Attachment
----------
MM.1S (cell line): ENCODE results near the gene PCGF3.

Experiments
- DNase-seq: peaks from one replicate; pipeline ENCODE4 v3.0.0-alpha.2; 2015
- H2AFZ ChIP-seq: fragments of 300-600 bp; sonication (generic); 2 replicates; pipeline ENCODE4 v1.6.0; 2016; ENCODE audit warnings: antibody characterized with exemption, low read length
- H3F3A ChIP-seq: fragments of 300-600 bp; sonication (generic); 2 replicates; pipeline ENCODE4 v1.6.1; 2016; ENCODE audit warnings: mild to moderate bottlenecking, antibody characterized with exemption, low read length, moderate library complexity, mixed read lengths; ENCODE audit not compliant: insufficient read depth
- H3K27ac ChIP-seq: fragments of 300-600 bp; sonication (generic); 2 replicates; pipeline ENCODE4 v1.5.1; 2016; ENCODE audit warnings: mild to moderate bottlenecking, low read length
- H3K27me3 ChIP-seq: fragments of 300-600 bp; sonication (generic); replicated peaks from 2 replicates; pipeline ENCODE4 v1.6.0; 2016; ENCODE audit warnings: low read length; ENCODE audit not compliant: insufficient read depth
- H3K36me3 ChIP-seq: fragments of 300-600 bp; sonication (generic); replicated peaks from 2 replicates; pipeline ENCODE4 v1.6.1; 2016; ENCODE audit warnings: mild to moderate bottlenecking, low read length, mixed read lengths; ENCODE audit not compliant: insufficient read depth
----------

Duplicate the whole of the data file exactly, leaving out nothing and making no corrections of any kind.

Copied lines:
MM.1S (cell line): ENCODE results near the gene PCGF3.

Experiments
- DNase-seq: peaks from one replicate; pipeline ENCODE4 v3.0.0-alpha.2; 2015
- H2AFZ ChIP-seq: fragments of 300-600 bp; sonication (generic); 2 replicates; pipeline ENCODE4 v1.6.0; 2016; ENCODE audit warnings: antibody characterized with exemption, low read length
- H3F3A ChIP-seq: fragments of 300-600 bp; sonication (generic); 2 replicates; pipeline ENCODE4 v1.6.1; 2016; ENCODE audit warnings: mild to moderate bottlenecking, antibody characterized with exemption, low read length, moderate library complexity, mixed read lengths; ENCODE audit not compliant: insufficient read depth
- H3K27ac ChIP-seq: fragments of 300-600 bp; sonication (generic); 2 replicates; pipeline ENCODE4 v1.5.1; 2016; ENCODE audit warnings: mild to moderate bottlenecking, low read length
- H3K27me3 ChIP-seq: fragments of 300-600 bp; sonication (generic); replicated peaks from 2 replicates; pipeline ENCODE4 v1.6.0; 2016; ENCODE audit warnings: low read length; ENCODE audit not compliant: insufficient read depth
- H3K36me3 ChIP-seq: fragments of 300-600 bp; sonication (generic); replicated peaks from 2 replicates; pipeline ENCODE4 v1.6.1; 2016; ENCODE audit warnings: mild to moderate bottlenecking, low read length, mixed read lengths; ENCODE audit not compliant: insufficient read depth